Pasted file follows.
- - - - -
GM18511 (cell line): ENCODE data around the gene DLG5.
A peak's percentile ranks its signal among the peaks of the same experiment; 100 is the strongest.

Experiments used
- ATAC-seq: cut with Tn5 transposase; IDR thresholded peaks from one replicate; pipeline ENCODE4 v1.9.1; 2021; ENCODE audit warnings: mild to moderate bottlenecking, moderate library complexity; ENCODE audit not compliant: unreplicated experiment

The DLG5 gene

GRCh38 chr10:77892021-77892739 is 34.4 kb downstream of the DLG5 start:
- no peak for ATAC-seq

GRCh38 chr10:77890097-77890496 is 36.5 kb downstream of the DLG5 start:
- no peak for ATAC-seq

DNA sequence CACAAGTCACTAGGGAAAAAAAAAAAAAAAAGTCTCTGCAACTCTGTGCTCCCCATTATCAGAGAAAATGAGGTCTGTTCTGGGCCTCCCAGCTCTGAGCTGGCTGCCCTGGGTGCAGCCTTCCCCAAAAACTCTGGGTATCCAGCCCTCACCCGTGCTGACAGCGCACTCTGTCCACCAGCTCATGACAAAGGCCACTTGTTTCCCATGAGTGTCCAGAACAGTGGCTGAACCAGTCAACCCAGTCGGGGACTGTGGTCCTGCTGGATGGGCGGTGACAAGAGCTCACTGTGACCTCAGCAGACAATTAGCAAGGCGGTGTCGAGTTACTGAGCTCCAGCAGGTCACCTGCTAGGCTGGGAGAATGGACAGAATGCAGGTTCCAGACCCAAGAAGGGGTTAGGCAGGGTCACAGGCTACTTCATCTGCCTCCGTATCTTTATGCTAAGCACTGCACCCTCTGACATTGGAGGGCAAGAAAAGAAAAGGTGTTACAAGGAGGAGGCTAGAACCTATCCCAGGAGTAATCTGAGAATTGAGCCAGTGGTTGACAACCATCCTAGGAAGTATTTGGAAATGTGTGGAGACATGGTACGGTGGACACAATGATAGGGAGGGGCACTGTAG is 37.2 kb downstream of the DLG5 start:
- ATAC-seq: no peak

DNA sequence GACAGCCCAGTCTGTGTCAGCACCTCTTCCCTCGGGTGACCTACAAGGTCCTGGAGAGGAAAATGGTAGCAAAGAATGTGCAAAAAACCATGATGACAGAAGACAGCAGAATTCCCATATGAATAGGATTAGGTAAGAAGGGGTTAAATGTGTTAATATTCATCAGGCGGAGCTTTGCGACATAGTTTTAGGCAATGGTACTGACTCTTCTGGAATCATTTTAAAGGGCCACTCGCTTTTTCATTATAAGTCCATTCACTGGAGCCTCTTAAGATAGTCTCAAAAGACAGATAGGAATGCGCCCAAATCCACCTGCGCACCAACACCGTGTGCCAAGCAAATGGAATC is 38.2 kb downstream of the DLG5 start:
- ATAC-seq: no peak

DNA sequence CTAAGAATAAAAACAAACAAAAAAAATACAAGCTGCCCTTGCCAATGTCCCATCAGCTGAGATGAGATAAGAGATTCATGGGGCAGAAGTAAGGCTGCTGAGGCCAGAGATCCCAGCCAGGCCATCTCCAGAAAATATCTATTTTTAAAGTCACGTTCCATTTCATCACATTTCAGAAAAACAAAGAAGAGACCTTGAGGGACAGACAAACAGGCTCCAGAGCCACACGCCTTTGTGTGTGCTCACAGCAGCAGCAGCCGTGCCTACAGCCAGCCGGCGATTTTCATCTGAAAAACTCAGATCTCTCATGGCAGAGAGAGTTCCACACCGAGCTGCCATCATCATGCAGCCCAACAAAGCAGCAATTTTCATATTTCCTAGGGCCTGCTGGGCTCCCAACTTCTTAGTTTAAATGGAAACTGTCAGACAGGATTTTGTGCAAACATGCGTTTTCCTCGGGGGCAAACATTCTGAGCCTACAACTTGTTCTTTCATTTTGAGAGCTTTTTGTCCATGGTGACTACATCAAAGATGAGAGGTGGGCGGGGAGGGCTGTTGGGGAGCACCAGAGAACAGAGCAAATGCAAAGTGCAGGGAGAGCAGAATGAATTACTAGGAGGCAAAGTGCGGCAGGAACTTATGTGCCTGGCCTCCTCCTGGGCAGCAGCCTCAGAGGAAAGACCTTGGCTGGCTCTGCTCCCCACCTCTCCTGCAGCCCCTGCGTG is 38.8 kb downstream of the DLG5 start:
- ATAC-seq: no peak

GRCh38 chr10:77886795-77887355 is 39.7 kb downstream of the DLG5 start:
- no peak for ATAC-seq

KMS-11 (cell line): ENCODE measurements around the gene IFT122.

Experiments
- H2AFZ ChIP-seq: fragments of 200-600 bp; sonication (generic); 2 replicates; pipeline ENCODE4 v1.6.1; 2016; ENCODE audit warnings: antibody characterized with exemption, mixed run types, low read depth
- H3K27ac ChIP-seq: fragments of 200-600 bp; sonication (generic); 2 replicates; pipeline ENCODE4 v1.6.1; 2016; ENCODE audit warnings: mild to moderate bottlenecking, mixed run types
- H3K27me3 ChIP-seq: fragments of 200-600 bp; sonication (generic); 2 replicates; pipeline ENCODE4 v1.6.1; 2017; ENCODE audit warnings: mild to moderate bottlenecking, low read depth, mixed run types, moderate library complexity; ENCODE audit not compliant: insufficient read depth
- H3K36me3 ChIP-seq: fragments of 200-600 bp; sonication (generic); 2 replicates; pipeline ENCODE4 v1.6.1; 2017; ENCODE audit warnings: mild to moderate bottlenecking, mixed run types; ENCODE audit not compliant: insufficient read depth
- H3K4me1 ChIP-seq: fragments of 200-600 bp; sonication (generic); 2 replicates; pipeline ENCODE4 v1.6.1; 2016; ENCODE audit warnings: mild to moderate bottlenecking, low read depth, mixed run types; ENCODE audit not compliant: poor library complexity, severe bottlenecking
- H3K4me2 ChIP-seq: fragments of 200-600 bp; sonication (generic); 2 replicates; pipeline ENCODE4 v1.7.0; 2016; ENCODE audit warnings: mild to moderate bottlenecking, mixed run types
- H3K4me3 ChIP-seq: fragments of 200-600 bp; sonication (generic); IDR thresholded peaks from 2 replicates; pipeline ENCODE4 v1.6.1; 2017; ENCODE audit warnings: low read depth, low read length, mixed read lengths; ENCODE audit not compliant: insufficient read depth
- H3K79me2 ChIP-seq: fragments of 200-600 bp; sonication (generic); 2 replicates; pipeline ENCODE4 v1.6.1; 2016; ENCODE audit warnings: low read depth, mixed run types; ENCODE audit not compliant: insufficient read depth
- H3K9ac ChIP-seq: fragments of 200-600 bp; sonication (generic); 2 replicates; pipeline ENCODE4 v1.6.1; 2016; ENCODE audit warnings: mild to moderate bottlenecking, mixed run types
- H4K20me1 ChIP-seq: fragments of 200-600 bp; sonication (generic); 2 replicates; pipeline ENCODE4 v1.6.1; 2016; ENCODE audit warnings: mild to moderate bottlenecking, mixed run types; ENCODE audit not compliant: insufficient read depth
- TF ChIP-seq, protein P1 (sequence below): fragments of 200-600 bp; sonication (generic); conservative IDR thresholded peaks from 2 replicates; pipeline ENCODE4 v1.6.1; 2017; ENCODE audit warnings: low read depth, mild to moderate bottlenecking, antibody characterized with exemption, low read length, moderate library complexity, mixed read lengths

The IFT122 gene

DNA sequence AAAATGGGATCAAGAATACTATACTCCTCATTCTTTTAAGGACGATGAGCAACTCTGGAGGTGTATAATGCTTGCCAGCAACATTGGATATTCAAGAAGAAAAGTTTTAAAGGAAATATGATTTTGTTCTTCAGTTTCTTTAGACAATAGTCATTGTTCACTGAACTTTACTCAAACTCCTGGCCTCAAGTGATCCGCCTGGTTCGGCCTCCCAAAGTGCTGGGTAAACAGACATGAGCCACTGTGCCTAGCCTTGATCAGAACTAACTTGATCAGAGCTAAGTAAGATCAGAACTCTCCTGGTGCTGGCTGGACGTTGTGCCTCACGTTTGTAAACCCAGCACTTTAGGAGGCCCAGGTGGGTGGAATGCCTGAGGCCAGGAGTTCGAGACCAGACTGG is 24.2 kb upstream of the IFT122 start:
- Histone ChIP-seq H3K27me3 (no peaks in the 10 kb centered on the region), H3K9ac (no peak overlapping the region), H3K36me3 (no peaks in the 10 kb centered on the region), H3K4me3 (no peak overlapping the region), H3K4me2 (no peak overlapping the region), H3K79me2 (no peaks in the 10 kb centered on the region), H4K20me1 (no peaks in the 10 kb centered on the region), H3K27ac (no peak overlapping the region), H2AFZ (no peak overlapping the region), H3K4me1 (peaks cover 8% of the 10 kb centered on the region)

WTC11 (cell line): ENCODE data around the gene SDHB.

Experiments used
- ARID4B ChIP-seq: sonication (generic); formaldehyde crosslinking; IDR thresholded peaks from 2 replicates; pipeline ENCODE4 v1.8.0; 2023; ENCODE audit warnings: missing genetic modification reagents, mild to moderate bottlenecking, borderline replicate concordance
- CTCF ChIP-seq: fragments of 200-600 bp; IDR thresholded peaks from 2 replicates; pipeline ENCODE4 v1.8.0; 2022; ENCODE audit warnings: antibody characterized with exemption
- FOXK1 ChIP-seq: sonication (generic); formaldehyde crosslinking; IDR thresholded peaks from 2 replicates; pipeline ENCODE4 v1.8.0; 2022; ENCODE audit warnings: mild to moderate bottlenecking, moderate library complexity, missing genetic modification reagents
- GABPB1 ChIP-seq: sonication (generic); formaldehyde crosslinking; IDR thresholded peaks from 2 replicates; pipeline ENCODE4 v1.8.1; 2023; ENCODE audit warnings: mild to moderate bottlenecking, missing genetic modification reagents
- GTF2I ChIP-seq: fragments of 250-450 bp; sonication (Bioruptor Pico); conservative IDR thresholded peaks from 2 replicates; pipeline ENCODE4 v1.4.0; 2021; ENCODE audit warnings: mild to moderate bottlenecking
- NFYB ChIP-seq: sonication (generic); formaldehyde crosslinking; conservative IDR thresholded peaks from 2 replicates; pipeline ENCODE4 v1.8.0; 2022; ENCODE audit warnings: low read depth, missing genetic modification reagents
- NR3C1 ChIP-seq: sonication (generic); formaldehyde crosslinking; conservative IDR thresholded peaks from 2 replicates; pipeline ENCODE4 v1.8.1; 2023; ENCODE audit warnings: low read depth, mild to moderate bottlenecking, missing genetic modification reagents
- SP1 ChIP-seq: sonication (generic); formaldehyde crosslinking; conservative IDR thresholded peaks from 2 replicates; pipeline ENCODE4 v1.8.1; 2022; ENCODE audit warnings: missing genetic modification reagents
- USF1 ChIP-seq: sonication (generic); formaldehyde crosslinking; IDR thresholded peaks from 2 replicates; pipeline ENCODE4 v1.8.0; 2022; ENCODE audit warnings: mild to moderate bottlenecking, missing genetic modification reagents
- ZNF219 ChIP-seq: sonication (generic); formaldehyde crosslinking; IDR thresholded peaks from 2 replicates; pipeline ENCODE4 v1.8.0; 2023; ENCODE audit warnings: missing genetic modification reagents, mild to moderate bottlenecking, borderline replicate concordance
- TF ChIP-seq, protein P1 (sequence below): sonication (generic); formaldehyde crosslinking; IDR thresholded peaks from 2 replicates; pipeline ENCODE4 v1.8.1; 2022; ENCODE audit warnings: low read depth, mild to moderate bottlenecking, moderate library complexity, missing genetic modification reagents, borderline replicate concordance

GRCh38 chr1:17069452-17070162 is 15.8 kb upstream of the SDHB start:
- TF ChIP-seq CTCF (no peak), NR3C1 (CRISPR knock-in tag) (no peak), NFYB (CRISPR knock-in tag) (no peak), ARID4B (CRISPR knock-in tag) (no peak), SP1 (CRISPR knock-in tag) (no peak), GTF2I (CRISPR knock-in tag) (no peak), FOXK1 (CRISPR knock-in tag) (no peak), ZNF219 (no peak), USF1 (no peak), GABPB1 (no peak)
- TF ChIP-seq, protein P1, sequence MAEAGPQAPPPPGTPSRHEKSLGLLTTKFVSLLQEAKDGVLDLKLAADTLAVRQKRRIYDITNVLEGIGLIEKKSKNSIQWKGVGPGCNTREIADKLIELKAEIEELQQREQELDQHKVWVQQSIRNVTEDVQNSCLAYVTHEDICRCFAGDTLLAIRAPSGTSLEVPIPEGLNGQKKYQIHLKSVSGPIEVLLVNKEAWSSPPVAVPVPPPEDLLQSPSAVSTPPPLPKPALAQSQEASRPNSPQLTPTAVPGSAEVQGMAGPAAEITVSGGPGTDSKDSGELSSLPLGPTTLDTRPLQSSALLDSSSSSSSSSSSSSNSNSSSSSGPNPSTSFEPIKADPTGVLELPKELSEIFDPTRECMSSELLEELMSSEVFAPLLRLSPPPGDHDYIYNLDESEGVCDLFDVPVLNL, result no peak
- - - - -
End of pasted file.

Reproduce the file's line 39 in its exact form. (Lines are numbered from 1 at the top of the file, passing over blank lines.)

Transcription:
- GABPB1 ChIP-seq: sonication (generic); formaldehyde crosslinking; IDR thresholded peaks from 2 replicates; pipeline ENCODE4 v1.8.1; 2023; ENCODE audit warnings: mild to moderate bottlenecking, missing genetic modification reagents